1. Do not at any time compare yourself to anyone else. Everybody’s bodies and lives are completely different.

  2. Whether you realise it or not you are always doing your best.

Wow, I really should pay a bit more attention to those two points.

The first and only day we ever got her to sleep at a crag. St Leger France

The first and only day we ever got her to sleep at a crag. St Leger France

 

Here are some key ‘fact's’ from pregnancy and the early years of having Vanessa.

  • The pregnancy was great, in fact I enjoyed it.

  • I had a hard time leaving my ego behind in pregnancy – standing on Nic’s back (around 5 months pregnant) to overcome a steep start in an effort to lead an HVS in Northumberland and still not managing it was a low point.

  • I stopped climbing and physical work at 6 months pregnant (I should have stopped jumaring next to clients a shit load earlier though). My abs suffered.

  • The birth was hell but obviously successful.

  • Breastfeeding was a physical drain, but I wouldn’t have done anything else.

  • I didn’t lose any weight (and lost all ability to do a single pull up) until I finished breastfeeding.

  • I didn’t feel the need to remind myself that I felt like a sack of potatoes so after a couple of early attempts I didn’t even try climbing until Vanessa was about 4 months (I spent my time doing pilates instead).

  • I kept fit through walking everywhere with the pram, visited my local wall probably twice a week and climbed outside once a week, only on climbs that were well within my grade. 

  • My body took a very long time to recover and fine tuning is still ongoing. It took 2 years to reach my previous best climbng form but more like 3 to really be back in the swing. I felt like I took it slowly.

  • It was 16 months before Vanessa went to nursery and whilst I did bits of work in that period, I didn’t do nearly as much as I do now.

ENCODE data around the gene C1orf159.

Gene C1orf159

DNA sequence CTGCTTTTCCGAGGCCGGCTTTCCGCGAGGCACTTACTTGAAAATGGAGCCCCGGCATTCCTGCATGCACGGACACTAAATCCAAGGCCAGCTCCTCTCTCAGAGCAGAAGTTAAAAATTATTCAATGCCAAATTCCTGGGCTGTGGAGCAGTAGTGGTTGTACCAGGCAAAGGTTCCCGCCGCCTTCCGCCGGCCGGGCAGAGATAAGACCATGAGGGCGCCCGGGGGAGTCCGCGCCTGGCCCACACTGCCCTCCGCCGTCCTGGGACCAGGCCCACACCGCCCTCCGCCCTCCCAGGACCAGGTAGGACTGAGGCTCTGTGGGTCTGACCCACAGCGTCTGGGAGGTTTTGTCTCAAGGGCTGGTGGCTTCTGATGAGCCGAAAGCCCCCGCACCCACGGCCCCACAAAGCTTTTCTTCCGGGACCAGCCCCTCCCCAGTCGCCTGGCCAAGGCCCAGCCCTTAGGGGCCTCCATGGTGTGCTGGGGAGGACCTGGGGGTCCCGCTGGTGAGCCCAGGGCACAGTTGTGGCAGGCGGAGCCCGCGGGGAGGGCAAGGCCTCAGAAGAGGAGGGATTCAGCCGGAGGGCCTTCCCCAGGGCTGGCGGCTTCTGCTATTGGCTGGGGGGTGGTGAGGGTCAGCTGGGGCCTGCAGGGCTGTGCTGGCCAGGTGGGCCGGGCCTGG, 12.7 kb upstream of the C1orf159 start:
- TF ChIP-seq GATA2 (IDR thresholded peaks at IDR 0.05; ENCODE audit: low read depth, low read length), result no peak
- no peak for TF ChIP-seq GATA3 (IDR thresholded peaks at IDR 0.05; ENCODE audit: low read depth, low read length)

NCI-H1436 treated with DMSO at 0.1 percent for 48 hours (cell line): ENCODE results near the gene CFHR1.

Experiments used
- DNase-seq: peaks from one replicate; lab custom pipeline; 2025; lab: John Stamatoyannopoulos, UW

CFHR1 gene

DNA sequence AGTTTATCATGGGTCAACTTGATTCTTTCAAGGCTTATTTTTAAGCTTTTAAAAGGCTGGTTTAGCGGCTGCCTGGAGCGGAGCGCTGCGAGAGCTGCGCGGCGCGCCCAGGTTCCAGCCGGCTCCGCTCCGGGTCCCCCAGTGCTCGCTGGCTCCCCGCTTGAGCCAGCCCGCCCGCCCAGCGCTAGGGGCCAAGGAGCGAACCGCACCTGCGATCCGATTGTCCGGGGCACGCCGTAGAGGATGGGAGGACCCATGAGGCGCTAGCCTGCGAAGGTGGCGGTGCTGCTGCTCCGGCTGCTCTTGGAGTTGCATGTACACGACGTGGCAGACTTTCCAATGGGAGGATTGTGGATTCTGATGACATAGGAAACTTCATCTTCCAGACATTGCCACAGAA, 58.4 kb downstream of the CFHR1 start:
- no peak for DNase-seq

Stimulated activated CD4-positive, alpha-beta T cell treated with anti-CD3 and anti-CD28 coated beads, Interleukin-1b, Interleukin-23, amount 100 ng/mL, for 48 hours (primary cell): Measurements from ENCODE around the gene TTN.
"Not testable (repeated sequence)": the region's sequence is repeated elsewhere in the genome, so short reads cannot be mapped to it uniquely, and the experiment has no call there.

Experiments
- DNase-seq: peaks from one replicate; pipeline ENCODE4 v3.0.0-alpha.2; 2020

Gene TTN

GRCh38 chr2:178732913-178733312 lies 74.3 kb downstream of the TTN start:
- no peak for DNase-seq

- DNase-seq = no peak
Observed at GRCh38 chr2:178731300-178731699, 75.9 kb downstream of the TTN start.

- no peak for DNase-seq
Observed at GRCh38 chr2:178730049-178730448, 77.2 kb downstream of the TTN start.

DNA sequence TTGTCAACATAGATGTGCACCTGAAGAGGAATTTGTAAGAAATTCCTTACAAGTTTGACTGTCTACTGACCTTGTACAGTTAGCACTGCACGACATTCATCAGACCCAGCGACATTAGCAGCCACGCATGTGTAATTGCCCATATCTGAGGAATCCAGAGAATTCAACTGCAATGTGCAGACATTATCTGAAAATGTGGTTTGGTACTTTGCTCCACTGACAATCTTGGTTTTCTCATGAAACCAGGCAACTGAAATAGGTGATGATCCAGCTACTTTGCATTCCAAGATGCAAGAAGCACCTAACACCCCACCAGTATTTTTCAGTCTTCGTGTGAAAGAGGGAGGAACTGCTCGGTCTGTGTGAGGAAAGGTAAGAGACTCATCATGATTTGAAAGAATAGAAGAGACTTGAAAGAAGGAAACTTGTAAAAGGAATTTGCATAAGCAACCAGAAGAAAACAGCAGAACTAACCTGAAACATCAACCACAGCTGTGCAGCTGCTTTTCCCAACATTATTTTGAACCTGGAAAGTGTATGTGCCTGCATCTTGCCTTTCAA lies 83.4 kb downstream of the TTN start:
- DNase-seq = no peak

During that first year I got more climbing in that I could have anticipated and I climbed with pure joy.  I trad climbed on Lundy, North Wales, sport climbed in France and the Peak and enjoyed every second I had on the rock.  Every single climb felt amazing. AND Vanessa’s first year was one of the happiest of my life.

Addition 2019: If If I could give one piece of advice looking back, it would be to truely listen to your body and go as gently as possible - pushing too hard WILL catch up with you in some way down the line. Looking back - I wasn’t always kind with myself or my body - my expectations where way out (I’m still learning). But I’ve learnt really (probably the hard way), genuinely I need to climb - when I make time for myself and give myself what I need, I am a much better, more giving parent.

Look at her! And me climbing something or other at Rifle, Colorado USA. And that white thing on the ground?! That’s ‘flat fish’, her comforter - we couldn’t go anywhere without it - it took on more value than passports!

Look at her! And me climbing something or other at Rifle, Colorado USA. And that white thing on the ground?! That’s ‘flat fish’, her comforter - we couldn’t go anywhere without it - it took on more value than passports!